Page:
New Delhi, Apr 9 (IANS):The Global Environment Facility has received pledges from 29 countries totalling more than $5 billion. This provides a major boost in international efforts to preserve biodiversity and reduce threats from climate change and plastics.
The GEF’s new support totals $5.25 Billion, nearly 30 percent more than its last four-year operating cycle.
It comes at an important moment for developing countries, whose ability to address worsening environmental problems has been limited by rising inflation and fiscal pressures from Covid-19.
“This replenishment is important not only for the GEF’s programmes and projects around the globe, but also for the global environmental benefits they bring. It is a strong signal to the international community that we are ready to work together to tackle the tough challenges that face us all, as we seek to restore health to our planet and its inhabitants,” Carlos Manuel Rodriguez, CEO and Chairperson, GEF.
“The robust outcome of the GEF refillment is one we can all be immensely proud off as it strengthens global environmental action for nature and humanity,” said Akihiko Nishio, Vice President of Development Finance at the World Bank and Co-Chair of replenishment.
“The GEF is better equipped to address global environmental challenges than ever at this moment in time when the planet faces unprecedented risks, and challenges.”
The GEF is the principal source of funding for biodiversity protection worldwide and is the only multilateral fund that covers all aspects of environment health.
Its financial and policy support assists developing countries in meeting their obligations under the Convention on Biological Diversity.
“Small Island Developing States are pleased with the increase funding in the GEF’s eighth replenishment, that will facilitate enhanced ambitions on many environmental fronts, where transformational change needs to be achieved,” Caroline Eugene, Saint Lucia’s former Operational Focal Point for the GEF, said. She represented Small Island Developing States at the replenishment negotiations.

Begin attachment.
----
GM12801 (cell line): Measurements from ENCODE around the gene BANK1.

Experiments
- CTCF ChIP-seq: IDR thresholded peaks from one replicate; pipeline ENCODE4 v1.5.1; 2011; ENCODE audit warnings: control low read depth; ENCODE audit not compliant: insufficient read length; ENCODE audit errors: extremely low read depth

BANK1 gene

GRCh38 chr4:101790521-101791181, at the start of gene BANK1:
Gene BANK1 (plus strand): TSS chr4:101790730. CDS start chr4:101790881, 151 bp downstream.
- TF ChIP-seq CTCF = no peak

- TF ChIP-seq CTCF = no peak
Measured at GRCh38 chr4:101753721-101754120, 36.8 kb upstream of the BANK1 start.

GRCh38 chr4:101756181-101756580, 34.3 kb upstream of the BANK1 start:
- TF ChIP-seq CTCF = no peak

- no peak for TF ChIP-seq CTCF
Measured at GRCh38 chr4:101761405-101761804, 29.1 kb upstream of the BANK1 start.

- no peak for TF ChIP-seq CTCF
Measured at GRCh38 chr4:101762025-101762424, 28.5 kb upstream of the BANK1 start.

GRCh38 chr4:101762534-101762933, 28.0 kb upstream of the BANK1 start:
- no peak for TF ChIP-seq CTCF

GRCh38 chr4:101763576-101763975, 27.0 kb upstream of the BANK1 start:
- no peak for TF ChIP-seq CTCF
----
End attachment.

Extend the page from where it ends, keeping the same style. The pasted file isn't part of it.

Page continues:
“We are grateful for the efforts of the GEF in aligning international and national priorities and to work in an integrated manner to achieve global environmental benefits. This is the post-Covid-19 era.
“Germany is a strong supporter for the Global Environment Facility, which brings together countries and stakeholders to address environmental challenges in a manner that others cannot. This strong GEF-8 replenishment will be very beneficial for our joint efforts in addressing species loss, climate change and other threats in the years ahead,” Jargen Zattler (Director-General for International Development Policy and United Nations 2030 Agenda and Social and Environmental Transformation in Germany’s Federal Ministry for Economic Cooperation and Development) said.
The largest portion of the GEF’s eighth programming cycle, known as GEF-8 (July 2022 to June 2026), will be dedicated to biodiversity protection.
This support is vital for the achievement of The Leaders’ Pledge For Nature, which aims reverse biodiversity loss by 2030 through protections of land and sea territory that contain globally important biodiversity.
GEF-8 also prioritizes addressing climate change, land degradation and chemicals and waste. It also supports international negotiations and their outcomes, as well as projects and programs.
A number of integrated programs will provide funding that addresses multiple threats simultaneously. These include environmental degradation related to cities, food systems and forests, as well as water management and plastics.
GEF’s increased support over the next four years will be crucial to the implementation of the Global Biodiversity Framework. This framework is expected to be approved at the Convention on Biological Diversity COP-15 summit in Kunming, China later this year.
GEF provided seven funding periods of early action grants, which have laid the foundation for these efforts to reduce species losses and protect critical ecosystems.
The GEF was established in 1991 and has provided grants totalling nearly $22 billion and co-financed $119 billion to address environmental threats and protect biodiverse regions on land and at sea.
GEF investments have also prevented more than 9 billion tons carbon emissions to date. They have also helped Least Developed Countries (LDC) and Small Island Developing States (SID) strengthen their defenses against climate change.
The GEF will continue to prioritise blended finance solutions and private sector involvement in its next operating period to mobilize additional funding for biodiversity, climate change, and nature.
It will also collaborate with governments to facilitate efficient, targeted financing. Engagement through an enhanced Country Support Program and knowledge exchange and learning initiatives linking the 184 member countries of the GEF will be possible.